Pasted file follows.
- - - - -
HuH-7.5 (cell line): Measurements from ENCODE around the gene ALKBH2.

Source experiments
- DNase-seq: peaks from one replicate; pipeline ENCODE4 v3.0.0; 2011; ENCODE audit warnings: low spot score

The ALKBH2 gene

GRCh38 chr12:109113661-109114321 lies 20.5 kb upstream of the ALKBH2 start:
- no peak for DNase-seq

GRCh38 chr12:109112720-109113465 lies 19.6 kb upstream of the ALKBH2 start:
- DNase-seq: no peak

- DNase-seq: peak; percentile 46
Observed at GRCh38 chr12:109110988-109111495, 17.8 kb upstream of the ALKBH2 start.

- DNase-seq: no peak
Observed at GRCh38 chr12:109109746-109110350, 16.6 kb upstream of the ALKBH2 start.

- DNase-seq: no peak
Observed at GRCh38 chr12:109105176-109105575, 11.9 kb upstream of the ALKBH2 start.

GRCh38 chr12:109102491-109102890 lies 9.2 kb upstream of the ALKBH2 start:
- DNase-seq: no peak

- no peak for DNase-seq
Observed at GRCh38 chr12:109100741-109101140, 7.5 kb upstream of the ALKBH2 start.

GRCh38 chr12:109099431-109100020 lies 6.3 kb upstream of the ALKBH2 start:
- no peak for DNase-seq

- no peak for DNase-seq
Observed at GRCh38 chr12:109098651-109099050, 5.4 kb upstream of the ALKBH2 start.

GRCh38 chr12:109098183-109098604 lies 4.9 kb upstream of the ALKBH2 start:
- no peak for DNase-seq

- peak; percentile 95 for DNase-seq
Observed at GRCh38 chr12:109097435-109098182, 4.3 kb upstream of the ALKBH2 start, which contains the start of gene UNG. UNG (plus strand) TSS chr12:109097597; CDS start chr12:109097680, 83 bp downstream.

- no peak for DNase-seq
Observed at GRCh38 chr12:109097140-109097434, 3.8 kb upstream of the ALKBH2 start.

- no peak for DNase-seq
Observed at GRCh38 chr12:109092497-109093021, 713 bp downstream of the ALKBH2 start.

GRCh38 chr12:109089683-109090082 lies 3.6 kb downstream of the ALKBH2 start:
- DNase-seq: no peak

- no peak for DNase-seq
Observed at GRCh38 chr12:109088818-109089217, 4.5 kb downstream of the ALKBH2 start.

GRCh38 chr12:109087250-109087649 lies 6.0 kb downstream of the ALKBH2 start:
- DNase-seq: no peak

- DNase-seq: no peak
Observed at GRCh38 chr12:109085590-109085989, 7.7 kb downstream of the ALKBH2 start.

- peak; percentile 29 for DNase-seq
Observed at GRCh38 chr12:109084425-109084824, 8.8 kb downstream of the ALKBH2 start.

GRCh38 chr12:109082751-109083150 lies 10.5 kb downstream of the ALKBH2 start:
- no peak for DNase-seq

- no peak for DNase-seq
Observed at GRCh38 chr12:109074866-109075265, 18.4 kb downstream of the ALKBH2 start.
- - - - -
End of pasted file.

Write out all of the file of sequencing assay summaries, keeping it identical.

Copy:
HuH-7.5 (cell line): Measurements from ENCODE around the gene ALKBH2.

Source experiments
- DNase-seq: peaks from one replicate; pipeline ENCODE4 v3.0.0; 2011; ENCODE audit warnings: low spot score

The ALKBH2 gene

GRCh38 chr12:109113661-109114321 lies 20.5 kb upstream of the ALKBH2 start:
- no peak for DNase-seq

GRCh38 chr12:109112720-109113465 lies 19.6 kb upstream of the ALKBH2 start:
- DNase-seq: no peak

- DNase-seq: peak; percentile 46
Observed at GRCh38 chr12:109110988-109111495, 17.8 kb upstream of the ALKBH2 start.

- DNase-seq: no peak
Observed at GRCh38 chr12:109109746-109110350, 16.6 kb upstream of the ALKBH2 start.

- DNase-seq: no peak
Observed at GRCh38 chr12:109105176-109105575, 11.9 kb upstream of the ALKBH2 start.

GRCh38 chr12:109102491-109102890 lies 9.2 kb upstream of the ALKBH2 start:
- DNase-seq: no peak

- no peak for DNase-seq
Observed at GRCh38 chr12:109100741-109101140, 7.5 kb upstream of the ALKBH2 start.

GRCh38 chr12:109099431-109100020 lies 6.3 kb upstream of the ALKBH2 start:
- no peak for DNase-seq

- no peak for DNase-seq
Observed at GRCh38 chr12:109098651-109099050, 5.4 kb upstream of the ALKBH2 start.

GRCh38 chr12:109098183-109098604 lies 4.9 kb upstream of the ALKBH2 start:
- no peak for DNase-seq

- peak; percentile 95 for DNase-seq
Observed at GRCh38 chr12:109097435-109098182, 4.3 kb upstream of the ALKBH2 start, which contains the start of gene UNG. UNG (plus strand) TSS chr12:109097597; CDS start chr12:109097680, 83 bp downstream.

- no peak for DNase-seq
Observed at GRCh38 chr12:109097140-109097434, 3.8 kb upstream of the ALKBH2 start.

- no peak for DNase-seq
Observed at GRCh38 chr12:109092497-109093021, 713 bp downstream of the ALKBH2 start.

GRCh38 chr12:109089683-109090082 lies 3.6 kb downstream of the ALKBH2 start:
- DNase-seq: no peak

- no peak for DNase-seq
Observed at GRCh38 chr12:109088818-109089217, 4.5 kb downstream of the ALKBH2 start.

GRCh38 chr12:109087250-109087649 lies 6.0 kb downstream of the ALKBH2 start:
- DNase-seq: no peak

- DNase-seq: no peak
Observed at GRCh38 chr12:109085590-109085989, 7.7 kb downstream of the ALKBH2 start.

- peak; percentile 29 for DNase-seq
Observed at GRCh38 chr12:109084425-109084824, 8.8 kb downstream of the ALKBH2 start.

GRCh38 chr12:109082751-109083150 lies 10.5 kb downstream of the ALKBH2 start:
- no peak for DNase-seq

- no peak for DNase-seq
Observed at GRCh38 chr12:109074866-109075265, 18.4 kb downstream of the ALKBH2 start.